I was riding my bike to work this morning, in a hurry to get to the office. I was going to teach an online class in crowdfunding to people all over the world. I couldn’t be late.
When riding fast in Los Angeles traffic you encounter people running stop signs, dogs leaping out at you, drivers opening doors, kids, strollers, you name it. It’s all coming at you. Since I didn’t want to be late, I focused on my objective, far down the road.
‘Far down the road:’ The metaphor wasn’t lost on me. Startup founders often have their eyes on a distant objective. Launch. Ship. Something big. Something Far Down the Road. As I wheeled down fast to my office, I realized that focusing solely on my objective might get me in trouble. Staring straight ahead at my objective caused me to ignore side streets, alternative paths, and all those dogs, strollers, people talking on phones and texting while crossing the street. It was dangerous. Staring straight ahead was leaving me unprepared for the unexpected.
‘Expect the unexpected’ is one of those silly self-negating statements, but it has its utility.
When launching a startup, or an online school as I was doing today, you have to consider who will be entering from the side streets, who comes in ‘in the middle,’ who won’t be taking the path you’d assume. People join my class late or can’t get the audio portion of it. I’ve learned a contingency approach. Put up slides inviting people to call in on an alternate phone line. When I was developing an online project management app called Red Cup Office I learned to learn from the way people broke it. They used it ‘the wrong way’ or came in late, or used a metaphorical side street that I wasn’t expecting.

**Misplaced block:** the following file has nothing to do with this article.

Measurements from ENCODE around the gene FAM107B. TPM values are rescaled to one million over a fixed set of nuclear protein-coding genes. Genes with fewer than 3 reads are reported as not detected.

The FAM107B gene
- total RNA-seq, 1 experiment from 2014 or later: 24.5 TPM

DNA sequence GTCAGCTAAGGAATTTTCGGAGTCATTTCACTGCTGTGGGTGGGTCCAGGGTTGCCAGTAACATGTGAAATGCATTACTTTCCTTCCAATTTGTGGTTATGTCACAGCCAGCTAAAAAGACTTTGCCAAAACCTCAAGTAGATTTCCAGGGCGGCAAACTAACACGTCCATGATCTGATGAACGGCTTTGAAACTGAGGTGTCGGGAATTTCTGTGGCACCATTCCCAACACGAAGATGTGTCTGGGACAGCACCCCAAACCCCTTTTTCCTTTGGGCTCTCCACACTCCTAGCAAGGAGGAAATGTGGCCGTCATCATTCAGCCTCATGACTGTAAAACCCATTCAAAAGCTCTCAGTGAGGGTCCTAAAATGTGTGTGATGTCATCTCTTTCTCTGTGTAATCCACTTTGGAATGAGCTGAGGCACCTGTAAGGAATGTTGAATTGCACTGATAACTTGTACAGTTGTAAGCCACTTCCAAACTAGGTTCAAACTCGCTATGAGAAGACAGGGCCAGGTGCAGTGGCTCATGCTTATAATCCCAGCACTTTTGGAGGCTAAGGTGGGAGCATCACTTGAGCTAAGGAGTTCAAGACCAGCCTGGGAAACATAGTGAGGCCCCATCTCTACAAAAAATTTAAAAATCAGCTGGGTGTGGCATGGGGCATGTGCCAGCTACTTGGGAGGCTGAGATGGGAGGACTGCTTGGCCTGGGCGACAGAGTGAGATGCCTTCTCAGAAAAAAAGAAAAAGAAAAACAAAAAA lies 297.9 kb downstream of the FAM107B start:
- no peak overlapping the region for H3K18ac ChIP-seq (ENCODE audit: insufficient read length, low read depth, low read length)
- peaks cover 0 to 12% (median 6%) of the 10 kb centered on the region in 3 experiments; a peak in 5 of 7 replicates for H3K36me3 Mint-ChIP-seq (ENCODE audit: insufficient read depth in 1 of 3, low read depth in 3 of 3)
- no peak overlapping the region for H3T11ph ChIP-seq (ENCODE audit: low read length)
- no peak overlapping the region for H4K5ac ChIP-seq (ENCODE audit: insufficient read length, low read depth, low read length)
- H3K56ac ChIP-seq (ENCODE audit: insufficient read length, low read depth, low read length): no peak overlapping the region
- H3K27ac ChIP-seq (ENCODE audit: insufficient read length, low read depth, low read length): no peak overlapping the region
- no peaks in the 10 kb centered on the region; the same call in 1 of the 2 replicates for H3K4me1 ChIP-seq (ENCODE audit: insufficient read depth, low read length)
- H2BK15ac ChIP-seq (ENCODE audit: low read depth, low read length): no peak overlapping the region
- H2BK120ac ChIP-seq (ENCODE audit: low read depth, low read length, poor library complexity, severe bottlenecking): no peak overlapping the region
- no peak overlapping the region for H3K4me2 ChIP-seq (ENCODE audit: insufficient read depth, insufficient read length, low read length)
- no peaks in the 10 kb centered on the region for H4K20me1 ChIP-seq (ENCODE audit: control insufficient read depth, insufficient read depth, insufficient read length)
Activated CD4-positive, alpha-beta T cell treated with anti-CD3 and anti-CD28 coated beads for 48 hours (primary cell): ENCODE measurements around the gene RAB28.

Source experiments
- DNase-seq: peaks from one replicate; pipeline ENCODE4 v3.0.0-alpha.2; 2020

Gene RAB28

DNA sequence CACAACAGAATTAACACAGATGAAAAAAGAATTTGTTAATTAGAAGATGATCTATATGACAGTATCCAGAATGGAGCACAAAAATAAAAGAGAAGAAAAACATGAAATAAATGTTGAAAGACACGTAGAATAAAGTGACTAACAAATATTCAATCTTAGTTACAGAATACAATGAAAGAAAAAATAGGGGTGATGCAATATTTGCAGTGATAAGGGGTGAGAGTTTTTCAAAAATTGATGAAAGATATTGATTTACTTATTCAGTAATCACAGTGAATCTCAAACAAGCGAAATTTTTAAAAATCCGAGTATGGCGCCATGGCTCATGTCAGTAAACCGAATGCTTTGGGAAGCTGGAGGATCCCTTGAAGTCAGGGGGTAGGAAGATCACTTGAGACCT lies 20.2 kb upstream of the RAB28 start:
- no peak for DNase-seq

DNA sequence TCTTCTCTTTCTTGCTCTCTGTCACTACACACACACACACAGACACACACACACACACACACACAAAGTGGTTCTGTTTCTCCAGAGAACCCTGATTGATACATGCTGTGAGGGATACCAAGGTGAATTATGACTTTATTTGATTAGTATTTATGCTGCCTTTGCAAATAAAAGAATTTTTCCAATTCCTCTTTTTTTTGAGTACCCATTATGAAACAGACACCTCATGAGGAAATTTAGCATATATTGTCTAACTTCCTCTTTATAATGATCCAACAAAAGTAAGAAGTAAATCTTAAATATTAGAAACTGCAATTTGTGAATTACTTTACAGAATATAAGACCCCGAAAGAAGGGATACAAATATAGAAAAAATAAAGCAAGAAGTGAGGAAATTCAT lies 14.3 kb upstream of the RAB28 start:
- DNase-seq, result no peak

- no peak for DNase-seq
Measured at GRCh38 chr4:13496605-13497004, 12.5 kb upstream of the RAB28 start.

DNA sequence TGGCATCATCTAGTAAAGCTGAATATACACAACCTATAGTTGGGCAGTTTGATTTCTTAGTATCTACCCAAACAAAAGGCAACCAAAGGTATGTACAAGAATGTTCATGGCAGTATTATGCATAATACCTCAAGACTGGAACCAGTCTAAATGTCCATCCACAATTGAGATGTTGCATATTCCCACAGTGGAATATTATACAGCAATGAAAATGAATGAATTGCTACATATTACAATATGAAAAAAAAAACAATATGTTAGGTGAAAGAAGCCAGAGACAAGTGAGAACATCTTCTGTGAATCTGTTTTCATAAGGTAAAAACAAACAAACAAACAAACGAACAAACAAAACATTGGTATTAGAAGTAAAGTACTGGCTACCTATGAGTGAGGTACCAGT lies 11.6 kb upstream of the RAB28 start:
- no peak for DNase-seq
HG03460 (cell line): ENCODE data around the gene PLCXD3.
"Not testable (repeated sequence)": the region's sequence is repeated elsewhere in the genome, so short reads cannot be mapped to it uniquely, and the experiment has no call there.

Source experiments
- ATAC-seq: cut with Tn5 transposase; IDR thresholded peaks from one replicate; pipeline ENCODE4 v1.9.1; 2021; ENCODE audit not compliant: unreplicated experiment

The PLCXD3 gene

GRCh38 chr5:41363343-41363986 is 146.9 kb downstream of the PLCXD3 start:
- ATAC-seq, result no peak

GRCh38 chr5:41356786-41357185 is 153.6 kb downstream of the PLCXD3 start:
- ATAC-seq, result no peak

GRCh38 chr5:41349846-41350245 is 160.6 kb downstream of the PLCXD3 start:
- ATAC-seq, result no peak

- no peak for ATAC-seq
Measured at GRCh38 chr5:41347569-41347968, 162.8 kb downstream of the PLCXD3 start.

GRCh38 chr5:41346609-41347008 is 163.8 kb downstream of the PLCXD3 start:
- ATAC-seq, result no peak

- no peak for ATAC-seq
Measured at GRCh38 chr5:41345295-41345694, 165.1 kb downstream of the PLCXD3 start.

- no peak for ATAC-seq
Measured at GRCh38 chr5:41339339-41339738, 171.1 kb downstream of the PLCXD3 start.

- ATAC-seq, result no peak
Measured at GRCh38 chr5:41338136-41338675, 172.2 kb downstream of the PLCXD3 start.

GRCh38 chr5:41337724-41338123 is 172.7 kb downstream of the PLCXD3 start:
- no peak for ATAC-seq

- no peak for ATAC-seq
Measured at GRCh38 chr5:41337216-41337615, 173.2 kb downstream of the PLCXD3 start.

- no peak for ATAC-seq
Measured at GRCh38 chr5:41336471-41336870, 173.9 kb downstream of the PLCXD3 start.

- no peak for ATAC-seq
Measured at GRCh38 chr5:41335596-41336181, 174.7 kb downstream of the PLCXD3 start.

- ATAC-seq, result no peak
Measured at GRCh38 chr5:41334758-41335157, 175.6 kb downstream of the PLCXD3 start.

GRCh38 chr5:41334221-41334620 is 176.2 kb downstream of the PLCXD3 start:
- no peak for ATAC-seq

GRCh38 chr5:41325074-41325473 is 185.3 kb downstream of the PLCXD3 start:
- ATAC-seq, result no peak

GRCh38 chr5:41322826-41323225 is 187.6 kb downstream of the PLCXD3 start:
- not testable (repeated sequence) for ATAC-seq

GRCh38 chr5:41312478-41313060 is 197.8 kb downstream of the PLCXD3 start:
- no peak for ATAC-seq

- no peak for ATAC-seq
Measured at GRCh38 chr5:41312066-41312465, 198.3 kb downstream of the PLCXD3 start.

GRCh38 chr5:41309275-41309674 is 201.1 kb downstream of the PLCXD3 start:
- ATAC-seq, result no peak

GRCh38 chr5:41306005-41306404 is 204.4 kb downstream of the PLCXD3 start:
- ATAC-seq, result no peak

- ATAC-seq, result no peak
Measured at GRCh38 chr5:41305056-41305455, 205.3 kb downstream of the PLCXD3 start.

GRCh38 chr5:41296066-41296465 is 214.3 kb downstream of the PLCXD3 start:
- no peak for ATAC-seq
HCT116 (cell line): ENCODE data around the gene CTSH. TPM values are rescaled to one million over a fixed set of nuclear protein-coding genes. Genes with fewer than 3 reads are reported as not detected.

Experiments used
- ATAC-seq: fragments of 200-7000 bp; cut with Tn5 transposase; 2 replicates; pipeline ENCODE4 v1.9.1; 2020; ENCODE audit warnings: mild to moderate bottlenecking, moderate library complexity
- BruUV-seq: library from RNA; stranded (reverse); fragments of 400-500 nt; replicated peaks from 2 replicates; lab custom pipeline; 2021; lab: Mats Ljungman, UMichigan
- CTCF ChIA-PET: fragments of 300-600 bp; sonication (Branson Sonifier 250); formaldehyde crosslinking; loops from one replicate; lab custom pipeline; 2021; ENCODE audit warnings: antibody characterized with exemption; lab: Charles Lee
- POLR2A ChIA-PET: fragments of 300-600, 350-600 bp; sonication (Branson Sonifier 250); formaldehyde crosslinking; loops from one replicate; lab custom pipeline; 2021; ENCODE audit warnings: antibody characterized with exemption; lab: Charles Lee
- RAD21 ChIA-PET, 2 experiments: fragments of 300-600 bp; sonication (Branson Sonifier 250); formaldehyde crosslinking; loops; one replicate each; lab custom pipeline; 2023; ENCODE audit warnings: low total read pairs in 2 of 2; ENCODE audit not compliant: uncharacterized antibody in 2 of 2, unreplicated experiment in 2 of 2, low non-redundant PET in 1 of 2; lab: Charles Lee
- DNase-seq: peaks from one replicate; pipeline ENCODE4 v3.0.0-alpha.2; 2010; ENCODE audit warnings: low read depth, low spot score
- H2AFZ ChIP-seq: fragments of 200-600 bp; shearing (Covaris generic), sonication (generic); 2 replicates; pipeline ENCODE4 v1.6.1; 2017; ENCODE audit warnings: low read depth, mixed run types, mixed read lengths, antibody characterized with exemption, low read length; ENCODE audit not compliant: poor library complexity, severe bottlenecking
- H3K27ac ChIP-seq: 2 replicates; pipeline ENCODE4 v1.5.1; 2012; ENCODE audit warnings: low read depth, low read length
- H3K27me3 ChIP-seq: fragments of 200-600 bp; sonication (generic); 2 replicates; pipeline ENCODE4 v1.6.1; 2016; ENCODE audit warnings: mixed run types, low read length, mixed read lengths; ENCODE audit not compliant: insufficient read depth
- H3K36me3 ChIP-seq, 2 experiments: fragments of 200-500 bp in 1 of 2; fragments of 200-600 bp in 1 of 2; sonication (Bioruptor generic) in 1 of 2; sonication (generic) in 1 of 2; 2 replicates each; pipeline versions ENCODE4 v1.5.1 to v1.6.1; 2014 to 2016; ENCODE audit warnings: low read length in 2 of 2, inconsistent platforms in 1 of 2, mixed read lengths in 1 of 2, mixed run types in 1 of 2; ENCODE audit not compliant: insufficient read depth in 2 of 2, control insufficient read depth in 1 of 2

My bike ride to work ended well. I made it early, ran audio tests, signed on, taught the class.
In was worth it to ride fast on the way in, but it also worked to consider the side streets on the way. A hyperfocused 1-degree angle of focus has its utility, but on this ride, and many others, a 180-degree view has always served me better.